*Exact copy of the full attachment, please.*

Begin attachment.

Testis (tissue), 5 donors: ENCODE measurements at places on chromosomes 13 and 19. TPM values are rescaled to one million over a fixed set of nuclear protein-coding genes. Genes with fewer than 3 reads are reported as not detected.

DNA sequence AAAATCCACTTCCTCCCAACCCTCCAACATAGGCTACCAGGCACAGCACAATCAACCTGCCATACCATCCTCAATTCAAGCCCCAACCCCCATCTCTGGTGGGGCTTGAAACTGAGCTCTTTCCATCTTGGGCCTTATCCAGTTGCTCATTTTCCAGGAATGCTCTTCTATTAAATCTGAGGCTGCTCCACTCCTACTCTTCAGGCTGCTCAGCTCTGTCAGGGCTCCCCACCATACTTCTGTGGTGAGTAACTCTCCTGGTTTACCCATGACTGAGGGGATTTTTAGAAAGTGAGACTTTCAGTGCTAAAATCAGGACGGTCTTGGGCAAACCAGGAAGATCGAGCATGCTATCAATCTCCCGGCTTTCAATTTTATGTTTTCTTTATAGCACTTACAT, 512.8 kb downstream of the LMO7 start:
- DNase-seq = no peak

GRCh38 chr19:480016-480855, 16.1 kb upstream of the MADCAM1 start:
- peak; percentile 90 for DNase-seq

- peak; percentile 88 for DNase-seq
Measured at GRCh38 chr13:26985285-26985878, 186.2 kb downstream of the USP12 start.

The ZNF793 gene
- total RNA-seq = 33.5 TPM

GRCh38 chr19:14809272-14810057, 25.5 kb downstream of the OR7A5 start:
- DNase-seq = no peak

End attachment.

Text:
Testis (tissue), 5 donors: ENCODE measurements at places on chromosomes 13 and 19. TPM values are rescaled to one million over a fixed set of nuclear protein-coding genes. Genes with fewer than 3 reads are reported as not detected.

DNA sequence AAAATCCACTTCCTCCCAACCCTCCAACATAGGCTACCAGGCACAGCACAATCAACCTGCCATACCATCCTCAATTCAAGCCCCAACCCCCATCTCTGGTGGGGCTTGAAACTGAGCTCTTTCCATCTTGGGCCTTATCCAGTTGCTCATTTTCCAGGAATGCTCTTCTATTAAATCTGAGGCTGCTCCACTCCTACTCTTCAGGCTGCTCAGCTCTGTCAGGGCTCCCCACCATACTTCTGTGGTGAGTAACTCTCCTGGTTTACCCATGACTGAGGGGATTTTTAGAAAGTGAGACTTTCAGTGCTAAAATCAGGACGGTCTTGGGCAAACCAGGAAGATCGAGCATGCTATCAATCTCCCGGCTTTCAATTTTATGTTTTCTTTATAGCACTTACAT, 512.8 kb downstream of the LMO7 start:
- DNase-seq = no peak

GRCh38 chr19:480016-480855, 16.1 kb upstream of the MADCAM1 start:
- peak; percentile 90 for DNase-seq

- peak; percentile 88 for DNase-seq
Measured at GRCh38 chr13:26985285-26985878, 186.2 kb downstream of the USP12 start.

The ZNF793 gene
- total RNA-seq = 33.5 TPM

GRCh38 chr19:14809272-14810057, 25.5 kb downstream of the OR7A5 start:
- DNase-seq = no peak